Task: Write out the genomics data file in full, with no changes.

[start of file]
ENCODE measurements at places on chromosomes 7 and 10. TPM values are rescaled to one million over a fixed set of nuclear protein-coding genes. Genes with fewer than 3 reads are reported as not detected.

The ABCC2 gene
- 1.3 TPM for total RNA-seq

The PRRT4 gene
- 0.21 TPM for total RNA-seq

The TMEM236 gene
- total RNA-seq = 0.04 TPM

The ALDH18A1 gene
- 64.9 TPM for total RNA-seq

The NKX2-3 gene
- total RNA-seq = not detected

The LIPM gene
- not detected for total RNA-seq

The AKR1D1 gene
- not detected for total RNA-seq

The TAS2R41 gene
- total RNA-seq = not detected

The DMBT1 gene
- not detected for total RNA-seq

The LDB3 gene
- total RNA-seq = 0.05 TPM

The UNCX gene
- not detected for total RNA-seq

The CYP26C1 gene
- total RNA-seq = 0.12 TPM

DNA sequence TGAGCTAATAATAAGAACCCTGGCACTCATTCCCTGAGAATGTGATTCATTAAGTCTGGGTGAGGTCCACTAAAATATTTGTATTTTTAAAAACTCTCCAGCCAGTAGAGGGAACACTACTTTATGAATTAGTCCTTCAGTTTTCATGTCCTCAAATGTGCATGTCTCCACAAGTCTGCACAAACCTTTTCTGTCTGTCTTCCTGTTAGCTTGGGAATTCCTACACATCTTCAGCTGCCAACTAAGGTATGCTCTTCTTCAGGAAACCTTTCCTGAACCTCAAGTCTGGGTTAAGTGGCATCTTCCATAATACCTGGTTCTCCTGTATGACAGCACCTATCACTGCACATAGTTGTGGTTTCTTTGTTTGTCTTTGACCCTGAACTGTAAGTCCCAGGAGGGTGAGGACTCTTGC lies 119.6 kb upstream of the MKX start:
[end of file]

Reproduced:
ENCODE measurements at places on chromosomes 7 and 10. TPM values are rescaled to one million over a fixed set of nuclear protein-coding genes. Genes with fewer than 3 reads are reported as not detected.

The ABCC2 gene
- 1.3 TPM for total RNA-seq

The PRRT4 gene
- 0.21 TPM for total RNA-seq

The TMEM236 gene
- total RNA-seq = 0.04 TPM

The ALDH18A1 gene
- 64.9 TPM for total RNA-seq

The NKX2-3 gene
- total RNA-seq = not detected

The LIPM gene
- not detected for total RNA-seq

The AKR1D1 gene
- not detected for total RNA-seq

The TAS2R41 gene
- total RNA-seq = not detected

The DMBT1 gene
- not detected for total RNA-seq

The LDB3 gene
- total RNA-seq = 0.05 TPM

The UNCX gene
- not detected for total RNA-seq

The CYP26C1 gene
- total RNA-seq = 0.12 TPM

DNA sequence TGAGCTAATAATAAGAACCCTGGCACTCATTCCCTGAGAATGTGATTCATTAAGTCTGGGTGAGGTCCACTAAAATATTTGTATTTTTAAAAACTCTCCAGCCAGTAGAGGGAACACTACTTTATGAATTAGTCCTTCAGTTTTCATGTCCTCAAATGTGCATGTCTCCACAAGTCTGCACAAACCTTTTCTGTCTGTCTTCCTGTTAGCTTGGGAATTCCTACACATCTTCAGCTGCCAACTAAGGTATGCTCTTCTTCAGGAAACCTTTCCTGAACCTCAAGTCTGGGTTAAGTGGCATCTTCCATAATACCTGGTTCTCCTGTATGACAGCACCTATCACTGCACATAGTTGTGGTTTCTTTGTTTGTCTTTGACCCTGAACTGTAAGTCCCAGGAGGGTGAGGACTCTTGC lies 119.6 kb upstream of the MKX start: